We're here for you if you want to talk

0808 2080 888

[email protected]

Booster vaccines: How we helped make the research happen

25th Aug 2021 - Richard Evans

Beating blood cancer isn't just about spending money on research, but bringing the right people together at the right time. In this blog, we explain how we helped make booster vaccine research happen and how we see ourselves as a convener of research as well as a funder.

Supporting people with blood cancer and campaigning for better care are important parts of our work, but at our heart we are a research charity.

It was belief in the power of research that led Susan Eastwood’s family to start raising money in 1960, and today we continue to be driven by the belief that it will be research that gets us to the point when blood cancer is finally beaten.

When it comes to the research we fund, the science may be complicated, but the idea of what we do is simple:

1) People raise money,

2) We use that money to fund researchers,

3) Those researchers find out new things,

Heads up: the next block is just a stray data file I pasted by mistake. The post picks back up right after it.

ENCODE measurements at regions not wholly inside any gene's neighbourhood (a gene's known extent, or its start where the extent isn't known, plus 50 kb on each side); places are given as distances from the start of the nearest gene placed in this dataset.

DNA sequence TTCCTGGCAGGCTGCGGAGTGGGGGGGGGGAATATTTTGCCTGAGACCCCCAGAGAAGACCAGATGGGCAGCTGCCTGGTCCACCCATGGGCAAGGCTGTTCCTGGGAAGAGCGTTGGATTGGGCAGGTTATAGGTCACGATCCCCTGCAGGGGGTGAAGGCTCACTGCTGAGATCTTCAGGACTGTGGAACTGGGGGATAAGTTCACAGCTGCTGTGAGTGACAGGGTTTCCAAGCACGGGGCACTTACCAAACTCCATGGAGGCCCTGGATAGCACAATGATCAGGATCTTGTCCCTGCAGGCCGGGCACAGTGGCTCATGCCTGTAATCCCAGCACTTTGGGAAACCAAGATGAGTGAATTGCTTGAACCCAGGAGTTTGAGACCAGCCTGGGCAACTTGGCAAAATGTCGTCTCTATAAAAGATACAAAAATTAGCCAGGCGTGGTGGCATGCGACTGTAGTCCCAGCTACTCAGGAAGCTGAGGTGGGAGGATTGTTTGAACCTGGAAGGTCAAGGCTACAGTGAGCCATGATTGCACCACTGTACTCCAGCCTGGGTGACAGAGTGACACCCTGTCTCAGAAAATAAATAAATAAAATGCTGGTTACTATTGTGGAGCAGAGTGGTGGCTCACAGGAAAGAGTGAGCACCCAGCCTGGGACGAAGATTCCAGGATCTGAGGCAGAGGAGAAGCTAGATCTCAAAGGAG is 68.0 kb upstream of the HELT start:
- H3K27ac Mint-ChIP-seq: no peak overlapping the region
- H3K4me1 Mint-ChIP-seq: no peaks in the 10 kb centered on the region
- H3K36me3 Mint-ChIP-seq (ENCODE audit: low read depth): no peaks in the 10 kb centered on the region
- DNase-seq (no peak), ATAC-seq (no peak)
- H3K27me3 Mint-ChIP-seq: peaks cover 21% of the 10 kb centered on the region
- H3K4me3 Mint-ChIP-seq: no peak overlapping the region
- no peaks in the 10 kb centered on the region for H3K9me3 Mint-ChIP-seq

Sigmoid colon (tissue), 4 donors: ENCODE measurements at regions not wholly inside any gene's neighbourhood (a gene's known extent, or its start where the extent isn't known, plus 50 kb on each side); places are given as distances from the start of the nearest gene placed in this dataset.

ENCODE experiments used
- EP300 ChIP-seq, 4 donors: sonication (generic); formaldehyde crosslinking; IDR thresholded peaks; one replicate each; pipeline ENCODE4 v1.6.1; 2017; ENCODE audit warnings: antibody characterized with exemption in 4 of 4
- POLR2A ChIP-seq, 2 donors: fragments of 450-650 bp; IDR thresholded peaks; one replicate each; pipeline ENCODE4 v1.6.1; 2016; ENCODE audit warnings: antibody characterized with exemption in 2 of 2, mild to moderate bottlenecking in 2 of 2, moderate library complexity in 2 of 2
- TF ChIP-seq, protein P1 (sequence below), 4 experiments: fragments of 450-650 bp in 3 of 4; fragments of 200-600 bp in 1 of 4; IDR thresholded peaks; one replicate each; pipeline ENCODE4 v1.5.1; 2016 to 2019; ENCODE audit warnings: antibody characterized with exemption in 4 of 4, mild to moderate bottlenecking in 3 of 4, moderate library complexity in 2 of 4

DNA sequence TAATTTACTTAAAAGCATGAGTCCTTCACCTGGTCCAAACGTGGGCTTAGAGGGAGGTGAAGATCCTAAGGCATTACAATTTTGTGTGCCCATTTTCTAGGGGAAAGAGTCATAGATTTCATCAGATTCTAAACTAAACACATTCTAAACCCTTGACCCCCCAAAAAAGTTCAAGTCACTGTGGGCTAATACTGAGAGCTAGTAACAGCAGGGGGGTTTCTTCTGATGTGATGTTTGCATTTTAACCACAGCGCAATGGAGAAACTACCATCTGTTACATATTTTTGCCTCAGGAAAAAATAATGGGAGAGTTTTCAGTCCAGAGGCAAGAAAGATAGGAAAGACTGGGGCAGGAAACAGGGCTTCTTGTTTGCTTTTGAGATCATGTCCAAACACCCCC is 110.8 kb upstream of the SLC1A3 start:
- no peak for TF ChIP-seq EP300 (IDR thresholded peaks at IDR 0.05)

4) Those discoveries are then used to develop better treatments, so more people with blood cancer get to live longer, better quality lives.

But as well as funding the research ourselves, an important part of our research strategy is how we encourage others to fund it, too. This is a vital part of the work we do as a charity, and it’s had particular significance over the course of the pandemic.

We’ve been lobbying policy-makers to fund research to give people with blood cancer an exit strategy out of the pandemic. A recent example of this is our work into ensuring research into vaccine boosters for people with blood cancer gets properly funded. It is a good example of how our involvement can be important even when we’re not paying for research ourselves.